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Old April 19, 2013, 11:19 AM   #1
TennJed
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Dremel question for polising slide

Ok I am new to dremels but not guns. I have several stainless revolvers and semi autos that I have polished with a rag and mothers mag over the years. I have seen all the post about DO NOT POLISH GUNS WITH A DREMEL. YOU WILL RUIN THE GUN, ect.

My question is, are there soft tip tools for your dremel that you can use with something like mothers mag? Looking at dremels in the store and there seems to be some softer tips, almost like cloth. I was just wondering if this would accomplish the same thing as a rag and polish, only quicker
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Old April 19, 2013, 11:37 AM   #2
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Slow and light

Quote:
I was just wondering if this would accomplish the same thing as a rag and polish, only quicker
Yes and I'd suggest that you go light and slow. Dremels are great but they do have a way of being mis-used. They have a tendency to get away from you. I too use Mother Mag, on cloth, Q-tips and the soft white felt "rounds" of a Dremel tip.. ...

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Old April 19, 2013, 12:19 PM   #3
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Consider finding yourself a piece of stainless steel to practice on before you take your dremel to your gun. Easier to learn from your mistakes on a cheap piece of steel than a cherished revolver
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Old April 19, 2013, 01:02 PM   #4
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The problem with using a Dremel is speed. Even at a low setting they are very fast, polishing works best when done at lower speeds. A cordless drill would work better.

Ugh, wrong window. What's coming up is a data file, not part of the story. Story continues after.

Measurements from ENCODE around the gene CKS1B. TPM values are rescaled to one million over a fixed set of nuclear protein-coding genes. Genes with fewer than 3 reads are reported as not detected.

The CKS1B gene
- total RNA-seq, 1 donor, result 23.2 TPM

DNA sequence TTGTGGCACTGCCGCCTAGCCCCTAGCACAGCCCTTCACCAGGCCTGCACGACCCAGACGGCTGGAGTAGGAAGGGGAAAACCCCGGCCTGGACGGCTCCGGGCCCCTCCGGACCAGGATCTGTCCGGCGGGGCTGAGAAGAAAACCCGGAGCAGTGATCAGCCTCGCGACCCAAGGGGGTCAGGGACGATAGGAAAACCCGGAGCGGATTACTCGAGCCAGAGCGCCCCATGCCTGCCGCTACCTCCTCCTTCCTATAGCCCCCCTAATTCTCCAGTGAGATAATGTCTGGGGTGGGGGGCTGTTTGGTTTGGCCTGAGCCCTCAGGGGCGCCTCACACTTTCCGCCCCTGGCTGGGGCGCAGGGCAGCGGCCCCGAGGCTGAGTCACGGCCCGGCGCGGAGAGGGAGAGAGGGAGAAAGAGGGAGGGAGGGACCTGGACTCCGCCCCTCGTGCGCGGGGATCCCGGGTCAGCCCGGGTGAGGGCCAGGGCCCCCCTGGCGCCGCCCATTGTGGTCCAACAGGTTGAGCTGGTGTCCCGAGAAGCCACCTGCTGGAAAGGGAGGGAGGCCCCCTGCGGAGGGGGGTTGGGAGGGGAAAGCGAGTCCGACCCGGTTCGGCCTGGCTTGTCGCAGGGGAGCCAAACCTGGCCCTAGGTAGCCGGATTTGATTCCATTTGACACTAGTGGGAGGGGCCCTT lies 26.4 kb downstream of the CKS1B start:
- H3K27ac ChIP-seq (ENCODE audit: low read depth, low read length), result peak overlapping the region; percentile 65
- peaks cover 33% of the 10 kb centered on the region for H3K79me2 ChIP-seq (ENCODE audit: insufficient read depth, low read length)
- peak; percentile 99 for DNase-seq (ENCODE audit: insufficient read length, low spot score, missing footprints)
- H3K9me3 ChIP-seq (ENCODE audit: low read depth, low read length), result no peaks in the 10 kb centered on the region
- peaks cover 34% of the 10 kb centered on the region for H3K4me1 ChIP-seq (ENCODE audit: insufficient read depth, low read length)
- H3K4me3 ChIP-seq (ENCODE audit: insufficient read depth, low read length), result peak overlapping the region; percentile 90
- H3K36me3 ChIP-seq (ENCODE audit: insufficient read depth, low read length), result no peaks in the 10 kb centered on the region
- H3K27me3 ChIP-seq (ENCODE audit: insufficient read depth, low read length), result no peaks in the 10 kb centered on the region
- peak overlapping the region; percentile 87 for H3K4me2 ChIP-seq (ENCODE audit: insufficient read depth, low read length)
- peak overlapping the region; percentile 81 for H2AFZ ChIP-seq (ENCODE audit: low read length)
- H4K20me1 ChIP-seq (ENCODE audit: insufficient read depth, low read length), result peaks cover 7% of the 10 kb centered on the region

A tool like this http://www.harborfreight.com/power-t...8861-8493.html with polishing attachment would probable do much better
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Old April 19, 2013, 02:00 PM   #5
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The other problem is the torque. Because you're basically holding an only slightly modified electric motor in your hand the ergonomics suck. Supposedly they are a little better now. Back in the day when I was lifting and turning heavy patients nearly every night, all night, I could almost literally crush walnuts with my bare hands. Even with that amount of strength sometimes it was hard to keep control of the tool. For most jobs like this I would clamp the tool in a vise and move what I was polishing back and forth.
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Old April 19, 2013, 02:15 PM   #6
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Dremels are good for small areas. For big parts, it's better to use a buffer wheel.

That said, I prefer to hand polish and then finish with a buffer. A buffer can be very aggressive and can remove markings, dish out screw holes and round corners.